Rye Brook, N.Y., February 5, 2021 – The U.S. Food and Drug Administration (FDA) today announced approval of UKONIQ™ (umbralisib), a once-daily, oral medication for the treatment of marginal zone lymphoma (MZL) that has returned or worsened following prior treatment with an anti-CD20 antibody. MZL is a clinical heterogeneous, slow-growing non-hodgkin lymphoma composed of three subtypes: extranodal, nodal or splenic MZL. It is considered a slow growing disease with generally favorable outcome. However, patients who progress to a more a treatment-resistant, aggressive lymphoma have few options; this type of disease is considered incurable. Approval was also granted for follicular lymphoma in patients who have failed three prior systemic therapies.
Umbralisib was granted breakthrough therapy designation, which the FDA reserves for drugs it anticipates will provide substantial benefit to patients with serious or life-threatening conditions. Today’s approval of umbralisib was based on results from UNITY-NHL, an open-label Phase 2b clinical trial. Nearly half (49.3%) of 69 patients with relapsed or refractory MZL in the trial improved with umbralisib treatment and 16% of patients achieved complete response and had no detectable cancer after more than two years of follow-up. For patients with advanced FL, the overall response rate was 43% with 3% found to have no detectable cancer.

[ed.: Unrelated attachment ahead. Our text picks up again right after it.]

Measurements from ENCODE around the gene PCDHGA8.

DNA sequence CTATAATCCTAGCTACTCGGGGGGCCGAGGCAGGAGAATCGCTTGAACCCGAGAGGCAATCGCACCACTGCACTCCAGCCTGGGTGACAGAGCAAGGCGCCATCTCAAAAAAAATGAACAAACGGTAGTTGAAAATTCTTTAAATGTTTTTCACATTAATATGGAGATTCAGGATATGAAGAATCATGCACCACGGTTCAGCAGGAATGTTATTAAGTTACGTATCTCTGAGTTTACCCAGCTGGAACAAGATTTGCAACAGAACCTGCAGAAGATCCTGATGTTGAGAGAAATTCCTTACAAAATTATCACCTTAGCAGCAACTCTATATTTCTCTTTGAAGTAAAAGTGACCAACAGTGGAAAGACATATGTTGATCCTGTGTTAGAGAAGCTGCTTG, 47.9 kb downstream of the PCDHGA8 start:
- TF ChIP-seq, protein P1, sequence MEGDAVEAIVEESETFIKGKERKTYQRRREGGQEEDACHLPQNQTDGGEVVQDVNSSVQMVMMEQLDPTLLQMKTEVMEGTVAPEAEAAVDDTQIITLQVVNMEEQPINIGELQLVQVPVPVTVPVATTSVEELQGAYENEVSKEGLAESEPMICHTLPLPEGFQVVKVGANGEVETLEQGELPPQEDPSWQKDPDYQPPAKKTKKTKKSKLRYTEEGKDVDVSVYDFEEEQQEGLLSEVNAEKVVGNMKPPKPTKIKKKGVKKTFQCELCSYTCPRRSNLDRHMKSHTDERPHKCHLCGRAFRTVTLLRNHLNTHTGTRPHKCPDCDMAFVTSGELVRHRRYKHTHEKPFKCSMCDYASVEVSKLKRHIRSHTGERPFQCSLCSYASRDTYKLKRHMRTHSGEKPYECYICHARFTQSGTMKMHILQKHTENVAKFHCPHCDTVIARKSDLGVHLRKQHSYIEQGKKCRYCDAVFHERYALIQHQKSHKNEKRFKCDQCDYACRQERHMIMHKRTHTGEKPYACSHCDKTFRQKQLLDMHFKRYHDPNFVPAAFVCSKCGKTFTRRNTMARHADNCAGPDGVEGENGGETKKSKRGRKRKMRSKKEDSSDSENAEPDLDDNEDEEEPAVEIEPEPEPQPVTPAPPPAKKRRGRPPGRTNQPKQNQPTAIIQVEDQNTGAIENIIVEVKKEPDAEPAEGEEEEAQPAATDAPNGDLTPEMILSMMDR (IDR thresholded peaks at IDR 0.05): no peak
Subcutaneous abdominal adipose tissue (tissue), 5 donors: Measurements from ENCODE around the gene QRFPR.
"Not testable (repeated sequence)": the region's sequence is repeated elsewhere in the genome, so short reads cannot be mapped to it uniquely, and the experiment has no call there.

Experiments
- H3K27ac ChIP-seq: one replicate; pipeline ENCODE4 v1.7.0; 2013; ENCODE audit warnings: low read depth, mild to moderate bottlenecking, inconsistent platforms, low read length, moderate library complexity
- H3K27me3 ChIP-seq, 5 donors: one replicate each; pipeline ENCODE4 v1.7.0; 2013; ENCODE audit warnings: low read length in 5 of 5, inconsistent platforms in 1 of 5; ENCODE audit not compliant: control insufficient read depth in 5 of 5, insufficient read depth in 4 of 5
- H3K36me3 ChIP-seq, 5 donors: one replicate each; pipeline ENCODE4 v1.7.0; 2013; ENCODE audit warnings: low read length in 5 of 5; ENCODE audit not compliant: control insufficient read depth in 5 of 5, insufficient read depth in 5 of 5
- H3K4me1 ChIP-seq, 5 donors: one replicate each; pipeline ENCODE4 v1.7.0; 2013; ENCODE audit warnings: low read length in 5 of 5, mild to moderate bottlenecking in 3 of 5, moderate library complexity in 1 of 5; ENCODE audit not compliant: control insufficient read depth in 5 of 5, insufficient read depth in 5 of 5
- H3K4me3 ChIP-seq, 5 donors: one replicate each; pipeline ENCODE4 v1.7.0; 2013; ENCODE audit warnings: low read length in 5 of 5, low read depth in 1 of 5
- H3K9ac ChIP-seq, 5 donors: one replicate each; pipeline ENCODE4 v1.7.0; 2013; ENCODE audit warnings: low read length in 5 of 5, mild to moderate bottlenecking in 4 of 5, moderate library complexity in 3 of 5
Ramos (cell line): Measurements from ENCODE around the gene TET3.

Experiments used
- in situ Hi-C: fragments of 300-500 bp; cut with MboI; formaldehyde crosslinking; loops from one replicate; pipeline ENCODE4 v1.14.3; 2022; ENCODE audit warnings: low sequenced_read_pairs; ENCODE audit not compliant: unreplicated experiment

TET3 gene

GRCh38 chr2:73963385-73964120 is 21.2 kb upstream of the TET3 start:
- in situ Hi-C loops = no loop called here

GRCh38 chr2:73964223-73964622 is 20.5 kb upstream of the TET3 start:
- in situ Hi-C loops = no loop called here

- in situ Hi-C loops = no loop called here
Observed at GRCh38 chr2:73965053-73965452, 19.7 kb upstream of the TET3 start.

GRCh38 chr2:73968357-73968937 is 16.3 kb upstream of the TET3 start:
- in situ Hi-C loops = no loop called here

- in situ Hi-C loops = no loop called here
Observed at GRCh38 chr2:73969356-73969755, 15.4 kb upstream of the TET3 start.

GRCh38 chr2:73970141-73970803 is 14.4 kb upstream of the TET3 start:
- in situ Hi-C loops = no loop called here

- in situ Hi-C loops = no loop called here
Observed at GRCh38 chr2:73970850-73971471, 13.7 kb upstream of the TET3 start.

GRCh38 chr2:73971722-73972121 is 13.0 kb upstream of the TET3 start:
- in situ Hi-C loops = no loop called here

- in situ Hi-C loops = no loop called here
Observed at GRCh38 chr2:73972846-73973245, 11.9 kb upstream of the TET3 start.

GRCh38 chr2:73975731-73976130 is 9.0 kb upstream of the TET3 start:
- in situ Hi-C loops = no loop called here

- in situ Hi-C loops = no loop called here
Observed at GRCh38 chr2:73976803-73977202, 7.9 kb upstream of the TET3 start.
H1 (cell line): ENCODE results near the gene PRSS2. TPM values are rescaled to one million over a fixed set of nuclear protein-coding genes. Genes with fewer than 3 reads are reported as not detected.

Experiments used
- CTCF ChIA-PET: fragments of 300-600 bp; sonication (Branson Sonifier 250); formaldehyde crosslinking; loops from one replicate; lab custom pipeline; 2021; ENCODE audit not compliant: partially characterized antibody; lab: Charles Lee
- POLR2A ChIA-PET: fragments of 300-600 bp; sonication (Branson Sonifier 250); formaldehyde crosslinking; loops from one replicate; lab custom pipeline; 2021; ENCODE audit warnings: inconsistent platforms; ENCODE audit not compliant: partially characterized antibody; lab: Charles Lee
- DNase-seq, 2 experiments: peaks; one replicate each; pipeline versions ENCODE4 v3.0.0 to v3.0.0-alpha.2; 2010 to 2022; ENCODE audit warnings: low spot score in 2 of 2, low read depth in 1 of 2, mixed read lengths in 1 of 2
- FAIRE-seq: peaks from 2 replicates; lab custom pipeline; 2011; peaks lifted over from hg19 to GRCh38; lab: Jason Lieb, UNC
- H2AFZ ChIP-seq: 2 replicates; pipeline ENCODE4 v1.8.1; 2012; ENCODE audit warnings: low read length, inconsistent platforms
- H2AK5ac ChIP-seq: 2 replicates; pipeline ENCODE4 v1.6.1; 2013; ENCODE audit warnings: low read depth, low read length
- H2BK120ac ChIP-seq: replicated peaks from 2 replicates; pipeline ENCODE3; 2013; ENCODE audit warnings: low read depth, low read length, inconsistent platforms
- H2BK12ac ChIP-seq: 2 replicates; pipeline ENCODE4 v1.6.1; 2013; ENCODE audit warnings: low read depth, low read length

Umbralisib is a dual inhibitor of PI3K-delta and CK1-epsilon. Since 1999, LLS research grants have contributed to the understanding of the PI3K pathway, which is implicated in almost all human cancers including MZL. Because of its relatively small patient population, LLS does not have many grants directly targeting MZL, but 10% of LLS research funding —$19.5 million in 2020 alone — is committed to slow growing lymphomas like MZL and FL. In particular, LLS is funding six studies examining new therapeutic strategies to treat FL.
Despite being the third most common indolent non-Hodgkin’s lymphoma, MZL remains largely understudied, and given its underlying disease heterogeneity, it is challenging to define a single treatment approach for these patients. The approval of umbralisib is an encouraging advancement for patients with MZL, a long-term debilitating disease with few treatment options available. In contrast, FL is the second most common indolent non-Hodgkin lymphoma and has been intensively studied. Despite the recent approval of new therapies for advanced FL, the disease remains incurable. Umbralisib adds to the rapidly increasing arsenal to control indolent lymphomas.